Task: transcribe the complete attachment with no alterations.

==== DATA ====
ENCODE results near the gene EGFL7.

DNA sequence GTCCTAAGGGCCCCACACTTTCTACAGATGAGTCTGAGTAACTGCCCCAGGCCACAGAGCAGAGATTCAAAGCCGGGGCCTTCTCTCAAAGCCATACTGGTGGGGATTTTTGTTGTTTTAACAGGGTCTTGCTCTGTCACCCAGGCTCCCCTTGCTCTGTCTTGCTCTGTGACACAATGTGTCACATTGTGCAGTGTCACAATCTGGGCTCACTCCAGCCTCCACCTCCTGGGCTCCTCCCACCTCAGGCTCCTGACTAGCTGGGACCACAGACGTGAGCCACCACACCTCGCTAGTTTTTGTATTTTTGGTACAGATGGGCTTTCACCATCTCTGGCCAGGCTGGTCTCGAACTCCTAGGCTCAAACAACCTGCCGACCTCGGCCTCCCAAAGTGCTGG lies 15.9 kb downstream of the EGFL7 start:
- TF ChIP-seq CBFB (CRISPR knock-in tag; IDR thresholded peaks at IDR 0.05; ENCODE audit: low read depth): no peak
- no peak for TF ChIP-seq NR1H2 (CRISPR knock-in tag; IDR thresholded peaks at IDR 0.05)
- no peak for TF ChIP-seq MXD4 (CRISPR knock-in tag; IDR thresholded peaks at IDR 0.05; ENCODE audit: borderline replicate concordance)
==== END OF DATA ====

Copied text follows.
ENCODE results near the gene EGFL7.

DNA sequence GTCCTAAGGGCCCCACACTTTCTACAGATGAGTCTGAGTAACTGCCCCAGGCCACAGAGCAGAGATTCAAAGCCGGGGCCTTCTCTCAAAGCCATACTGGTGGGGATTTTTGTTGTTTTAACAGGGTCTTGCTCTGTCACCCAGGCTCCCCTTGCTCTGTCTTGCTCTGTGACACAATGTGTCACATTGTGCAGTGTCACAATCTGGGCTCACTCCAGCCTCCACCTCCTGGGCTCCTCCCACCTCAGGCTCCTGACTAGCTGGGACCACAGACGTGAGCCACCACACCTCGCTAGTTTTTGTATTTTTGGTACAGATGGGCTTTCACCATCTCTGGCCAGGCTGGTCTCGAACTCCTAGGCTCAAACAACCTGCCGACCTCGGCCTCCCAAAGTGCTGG lies 15.9 kb downstream of the EGFL7 start:
- TF ChIP-seq CBFB (CRISPR knock-in tag; IDR thresholded peaks at IDR 0.05; ENCODE audit: low read depth): no peak
- no peak for TF ChIP-seq NR1H2 (CRISPR knock-in tag; IDR thresholded peaks at IDR 0.05)
- no peak for TF ChIP-seq MXD4 (CRISPR knock-in tag; IDR thresholded peaks at IDR 0.05; ENCODE audit: borderline replicate concordance)